This is a wonderful family activity, but it could also be an idea for Sharing Time.  In Sharing Time, the Sunday before Easter, you could introduce the idea and share the scripture story of Christ’s triumphal entry into Jerusalem and then give parents this handout as a reference for more scripture study during the rest of the week.  Then, on Easter Sunday you could share the scriptures about Christ’s resurrection and discuss how the children felt learning about Jesus’ last week.  (Since General Conference is the weekend before Easter this year you might consider emailing this to families in your ward so they can use this throughout the week if they desire.)

The Last Week of Jesus’ Life-Easter PDF

Gospel Art Kit (GAK) pictures online


Triumphal Entry GAK 223

Jesus Cleansing Temple GAK 224

The Last Supper GAK 225

Jesus Washing Apostles Feet GAK 226

Gethsemane GAK 227

Judas Betrays Jesus GAK 228

Crucifixion GAK 230

Burial of Jesus GAK 231

The Tomb GAK 232

The Empty Tomb GAK 245

Jesus Appears to Mary GAK 233

Jesus Shows His Wounds GAK 234


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Popcorn. Popping.


Photo: Nigel Cox

Guest author Tina is a homeschooling mother of four, aspiring “health nut,” and enthusiastic Primary worker. She writes:

In a day and age where popcorn is almost exclusively made in a noise-reducing and sight-restricting microwave, most children know what popcorn looks like but few very have ever seen it pop! One chorister remedied that deficiency in a memorable way during singing time one April morning. After discussing the beauty of spring time and the amazing power that nature has to renew its life each year, she spread a large blanket at the front of the room, placed an old-fashioned popcorn popper in the middle of it, filled it with a scoop of popcorn kernels, removed the lid, and plugged it in. She then had the Primary sing “Popcorn Popping” while they waited for the machine to work its magic. Just as they were ending the verse and starting again, the first white puff appeared, thrust from the popper by the force of its eruption and the steady stream of upward-moving hot air. As that first puff was followed by a multitude of its companions—a volcano of little white pieces of joy—the kids stared in amazement. In no time at all, the noise in the room became a blend of popping, singing, aaaahs, oooohs, and squeals of excitement. And none of those kids ever again had to wonder what “popcorn popping” really looks like!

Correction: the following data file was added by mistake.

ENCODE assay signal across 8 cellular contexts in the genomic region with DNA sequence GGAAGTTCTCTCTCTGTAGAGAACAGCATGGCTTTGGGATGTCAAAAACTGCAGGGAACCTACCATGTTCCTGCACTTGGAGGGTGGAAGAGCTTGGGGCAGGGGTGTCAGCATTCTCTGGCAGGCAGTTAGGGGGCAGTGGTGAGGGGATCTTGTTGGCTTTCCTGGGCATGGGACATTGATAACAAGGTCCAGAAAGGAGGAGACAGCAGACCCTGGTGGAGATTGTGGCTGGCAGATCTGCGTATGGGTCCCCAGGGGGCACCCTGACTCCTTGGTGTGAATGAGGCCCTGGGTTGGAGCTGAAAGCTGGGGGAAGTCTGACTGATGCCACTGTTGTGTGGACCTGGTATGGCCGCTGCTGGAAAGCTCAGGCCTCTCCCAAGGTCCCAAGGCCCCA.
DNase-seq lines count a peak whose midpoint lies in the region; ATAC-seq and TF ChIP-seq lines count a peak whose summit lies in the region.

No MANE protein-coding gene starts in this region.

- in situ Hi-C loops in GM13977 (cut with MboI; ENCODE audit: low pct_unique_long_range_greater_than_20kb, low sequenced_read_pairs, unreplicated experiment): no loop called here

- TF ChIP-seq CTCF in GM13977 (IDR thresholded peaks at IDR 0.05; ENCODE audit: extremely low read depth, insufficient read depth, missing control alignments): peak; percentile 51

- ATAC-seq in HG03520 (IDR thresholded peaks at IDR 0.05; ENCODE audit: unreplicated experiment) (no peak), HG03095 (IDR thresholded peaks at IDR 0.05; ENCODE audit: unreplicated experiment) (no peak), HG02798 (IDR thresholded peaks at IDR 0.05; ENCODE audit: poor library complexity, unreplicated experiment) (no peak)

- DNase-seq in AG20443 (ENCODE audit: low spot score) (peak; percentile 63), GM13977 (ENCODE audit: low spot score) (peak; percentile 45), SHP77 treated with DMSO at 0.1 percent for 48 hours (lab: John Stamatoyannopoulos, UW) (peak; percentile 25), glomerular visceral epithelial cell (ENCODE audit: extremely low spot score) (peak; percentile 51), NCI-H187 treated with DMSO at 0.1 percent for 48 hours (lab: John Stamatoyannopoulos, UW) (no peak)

(Note: The big blanket is key to making this little activity work! When the popcorn is all popped, simply shake it all to the center of the blanket, wrap it up like a little envelope, and take it to the dumpster for quick, thorough cleanup.)

~Tina, guest author

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Set the Stage: Inviting the Spirit in Primary

During a recent training we asked Primary leaders to think about times they thought the children felt the Spirit in Primary or when they themselves felt the Spirit in Primary.  Below is an outline of ideas to help create an environment for inviting the Spirit in Primary:

  • Use the scriptures during Sharing Time, especially with Senior Primary. Children can read passages from the scriptures as they relate to the lesson being taught. Reading directly from God’s word helps invite the Spirit.

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  • Invite a member to pose as an investigator (the children know that they are only playing the role) and ask the children questions about the gospel and the church. The children can then answer the questions. This enables children to think about what they have learned at home and at church.
  • Share personal stories at the beginning and/or end of a lesson or Sharing Time.
  • While teaching,  identify the physical signs and emotional feelings that we may have when we feel the Spirit.